• Expanding the reach of trials and potential treatment options to new clinical sites
  • Educating healthcare practitioners and patient communities about clinical research participation
  • Connecting patients to sites, sites to patients, and patients to patients through traditional grassroots outreach and new digital platforms
  • Sharing transparent trial progress information with participants

Success in rare disease trials

Some of the differences between rare disease trials and other types of research studies are found in the site selection approach, level of protocol complexity, and extended durations between study visits. It is important for clinical research teams to consider these factors and make adjustments at the start of a rare disease trial. Ensure a strong start by unifying stakeholders, offering sufficient support tools, and creating a platform to share successes along the way:

1. Unify stakeholders. In rare disease research, the distinctive site selection process involves identifying patients, rather than primary investigators. Sites with rare disease research expertise often maintain robust relationships with sponsors. The crucial approach is to unite all stakeholders, including patients, caretakers, sites, key opinion leaders (KOLs), contract research organisations (CROs)/vendors, and the sponsor.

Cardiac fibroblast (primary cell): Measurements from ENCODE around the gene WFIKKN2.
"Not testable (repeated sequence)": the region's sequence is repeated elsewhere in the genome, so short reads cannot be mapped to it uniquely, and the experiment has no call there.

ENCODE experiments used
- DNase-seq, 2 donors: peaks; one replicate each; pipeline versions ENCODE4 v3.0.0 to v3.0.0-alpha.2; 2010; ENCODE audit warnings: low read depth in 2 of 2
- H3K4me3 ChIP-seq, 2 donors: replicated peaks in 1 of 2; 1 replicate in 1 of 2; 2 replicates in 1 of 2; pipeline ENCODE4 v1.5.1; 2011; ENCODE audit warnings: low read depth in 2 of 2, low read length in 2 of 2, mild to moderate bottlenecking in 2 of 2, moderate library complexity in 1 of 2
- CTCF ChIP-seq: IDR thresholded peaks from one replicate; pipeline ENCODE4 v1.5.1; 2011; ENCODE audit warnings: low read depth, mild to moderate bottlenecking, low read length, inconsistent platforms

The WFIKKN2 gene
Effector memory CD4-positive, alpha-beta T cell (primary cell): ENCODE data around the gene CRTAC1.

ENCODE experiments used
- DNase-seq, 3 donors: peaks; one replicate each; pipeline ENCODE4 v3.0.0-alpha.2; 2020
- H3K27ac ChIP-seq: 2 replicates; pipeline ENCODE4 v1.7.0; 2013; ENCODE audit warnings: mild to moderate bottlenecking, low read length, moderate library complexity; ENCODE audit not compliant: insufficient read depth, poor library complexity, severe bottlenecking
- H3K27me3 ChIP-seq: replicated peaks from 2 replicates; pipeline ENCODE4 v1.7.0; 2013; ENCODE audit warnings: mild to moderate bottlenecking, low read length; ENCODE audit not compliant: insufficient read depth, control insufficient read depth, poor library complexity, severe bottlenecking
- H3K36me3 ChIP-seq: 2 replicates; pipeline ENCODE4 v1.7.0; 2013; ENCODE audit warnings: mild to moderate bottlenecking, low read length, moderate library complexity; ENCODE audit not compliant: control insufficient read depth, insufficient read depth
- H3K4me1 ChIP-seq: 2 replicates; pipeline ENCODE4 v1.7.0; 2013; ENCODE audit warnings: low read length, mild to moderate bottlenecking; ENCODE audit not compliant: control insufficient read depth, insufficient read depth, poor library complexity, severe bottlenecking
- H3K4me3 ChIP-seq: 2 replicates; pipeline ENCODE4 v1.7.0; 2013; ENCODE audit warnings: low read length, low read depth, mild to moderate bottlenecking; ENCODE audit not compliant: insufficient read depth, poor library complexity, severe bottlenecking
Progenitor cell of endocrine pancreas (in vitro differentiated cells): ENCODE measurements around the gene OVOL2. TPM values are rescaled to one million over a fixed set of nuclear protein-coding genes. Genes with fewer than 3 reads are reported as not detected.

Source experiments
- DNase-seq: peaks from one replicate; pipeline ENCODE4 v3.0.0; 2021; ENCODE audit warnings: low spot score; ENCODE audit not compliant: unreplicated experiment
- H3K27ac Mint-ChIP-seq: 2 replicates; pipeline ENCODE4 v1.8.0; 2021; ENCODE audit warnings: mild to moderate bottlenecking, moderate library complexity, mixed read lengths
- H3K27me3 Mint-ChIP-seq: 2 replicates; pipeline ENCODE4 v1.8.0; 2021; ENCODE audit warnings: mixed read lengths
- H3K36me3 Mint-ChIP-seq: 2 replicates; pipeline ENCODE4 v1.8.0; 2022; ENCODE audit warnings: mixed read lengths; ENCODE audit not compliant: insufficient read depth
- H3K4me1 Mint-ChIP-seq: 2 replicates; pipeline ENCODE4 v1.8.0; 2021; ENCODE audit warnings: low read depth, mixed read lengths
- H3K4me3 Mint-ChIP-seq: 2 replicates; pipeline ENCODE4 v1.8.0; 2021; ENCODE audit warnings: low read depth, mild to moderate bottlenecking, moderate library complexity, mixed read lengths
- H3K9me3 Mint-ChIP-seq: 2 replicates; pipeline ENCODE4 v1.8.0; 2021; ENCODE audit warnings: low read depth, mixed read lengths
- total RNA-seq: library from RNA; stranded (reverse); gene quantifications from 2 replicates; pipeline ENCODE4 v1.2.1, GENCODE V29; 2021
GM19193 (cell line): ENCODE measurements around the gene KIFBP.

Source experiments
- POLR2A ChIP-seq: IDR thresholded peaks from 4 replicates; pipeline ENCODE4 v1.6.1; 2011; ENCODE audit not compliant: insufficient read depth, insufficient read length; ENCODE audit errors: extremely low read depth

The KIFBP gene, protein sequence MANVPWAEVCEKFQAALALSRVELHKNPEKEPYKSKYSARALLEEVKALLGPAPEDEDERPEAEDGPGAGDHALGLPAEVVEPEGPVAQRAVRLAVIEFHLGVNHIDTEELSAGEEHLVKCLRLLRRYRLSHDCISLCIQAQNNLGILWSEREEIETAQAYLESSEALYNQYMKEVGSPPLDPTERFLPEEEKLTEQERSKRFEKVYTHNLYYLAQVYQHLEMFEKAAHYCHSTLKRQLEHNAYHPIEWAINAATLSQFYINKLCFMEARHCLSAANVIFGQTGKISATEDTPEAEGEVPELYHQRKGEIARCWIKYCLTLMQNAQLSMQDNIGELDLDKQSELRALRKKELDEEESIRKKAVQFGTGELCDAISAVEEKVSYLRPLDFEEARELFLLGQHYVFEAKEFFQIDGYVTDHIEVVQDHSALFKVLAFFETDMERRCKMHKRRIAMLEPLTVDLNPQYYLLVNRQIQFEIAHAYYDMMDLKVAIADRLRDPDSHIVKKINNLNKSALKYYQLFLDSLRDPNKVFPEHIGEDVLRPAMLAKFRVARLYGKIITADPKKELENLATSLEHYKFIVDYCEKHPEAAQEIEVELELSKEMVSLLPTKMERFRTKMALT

2. Offer support tools. Enrolment in rare disease studies tends to be slow, leading to extended gaps between screening visits. Providing sites with support materials is crucial for easy access to protocol information, addressing challenges such as inclusion/exclusion criteria. Given the difficulty rare disease patients face in finding suitable care, fostering trust between patients and principal investigators becomes vital for sustained engagement during a trial, facilitated by support tools that enhance communication pathways.

3. Share successes. Facilitating communication and success-sharing among research sites is highly beneficial. Regular webinars or face-to-face meetings for study coordinators to exchange ideas foster a motivated and impactful community. Sustained collaboration among rare disease research sites remains crucial.

The landscape of rare disease research has witnessed remarkable strides in recent years, with the advent of cutting-edge technologies and an exponential growth in approved treatment options. While the momentum in genotype-phenotype correlation and gene discovery is evident, challenges persist in providing timely diagnoses and accessible treatments for the majority of rare disease patients.

Emphasising collaborative efforts among stakeholders, including patients, caretakers, sites, key opinion leaders, and sponsors remains paramount for advancing our understanding and addressing the unique challenges posed by rare diseases in contemporary research.

Meredith Gartner
profile mask
Meredith Gartner